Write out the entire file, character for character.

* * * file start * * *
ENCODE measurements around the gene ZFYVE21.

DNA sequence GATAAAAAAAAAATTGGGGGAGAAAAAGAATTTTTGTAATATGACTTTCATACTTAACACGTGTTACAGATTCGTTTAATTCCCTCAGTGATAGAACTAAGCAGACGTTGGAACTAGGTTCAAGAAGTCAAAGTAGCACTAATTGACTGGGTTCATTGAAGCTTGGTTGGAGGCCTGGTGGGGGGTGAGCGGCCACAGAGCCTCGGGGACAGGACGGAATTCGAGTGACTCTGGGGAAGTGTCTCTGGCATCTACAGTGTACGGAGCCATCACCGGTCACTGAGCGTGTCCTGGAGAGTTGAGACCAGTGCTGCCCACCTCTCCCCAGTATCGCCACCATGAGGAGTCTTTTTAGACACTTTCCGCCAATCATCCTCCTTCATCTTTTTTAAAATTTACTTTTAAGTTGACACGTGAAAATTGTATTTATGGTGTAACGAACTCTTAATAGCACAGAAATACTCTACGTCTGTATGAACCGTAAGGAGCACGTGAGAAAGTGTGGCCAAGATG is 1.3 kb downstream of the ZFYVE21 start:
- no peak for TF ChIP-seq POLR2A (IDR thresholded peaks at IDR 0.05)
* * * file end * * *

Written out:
ENCODE measurements around the gene ZFYVE21.

DNA sequence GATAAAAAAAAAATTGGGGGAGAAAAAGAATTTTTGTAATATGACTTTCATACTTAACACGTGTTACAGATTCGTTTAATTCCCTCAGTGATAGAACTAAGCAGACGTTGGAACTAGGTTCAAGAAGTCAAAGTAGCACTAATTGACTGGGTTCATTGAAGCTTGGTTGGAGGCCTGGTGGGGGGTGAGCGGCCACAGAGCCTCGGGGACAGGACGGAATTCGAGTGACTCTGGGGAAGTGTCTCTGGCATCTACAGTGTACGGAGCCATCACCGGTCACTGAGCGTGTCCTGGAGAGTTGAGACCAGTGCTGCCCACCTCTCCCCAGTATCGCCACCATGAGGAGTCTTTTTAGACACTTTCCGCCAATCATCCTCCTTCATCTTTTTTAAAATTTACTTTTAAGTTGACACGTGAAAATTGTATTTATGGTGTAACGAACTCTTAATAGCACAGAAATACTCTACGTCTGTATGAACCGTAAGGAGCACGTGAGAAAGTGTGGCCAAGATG is 1.3 kb downstream of the ZFYVE21 start:
- no peak for TF ChIP-seq POLR2A (IDR thresholded peaks at IDR 0.05)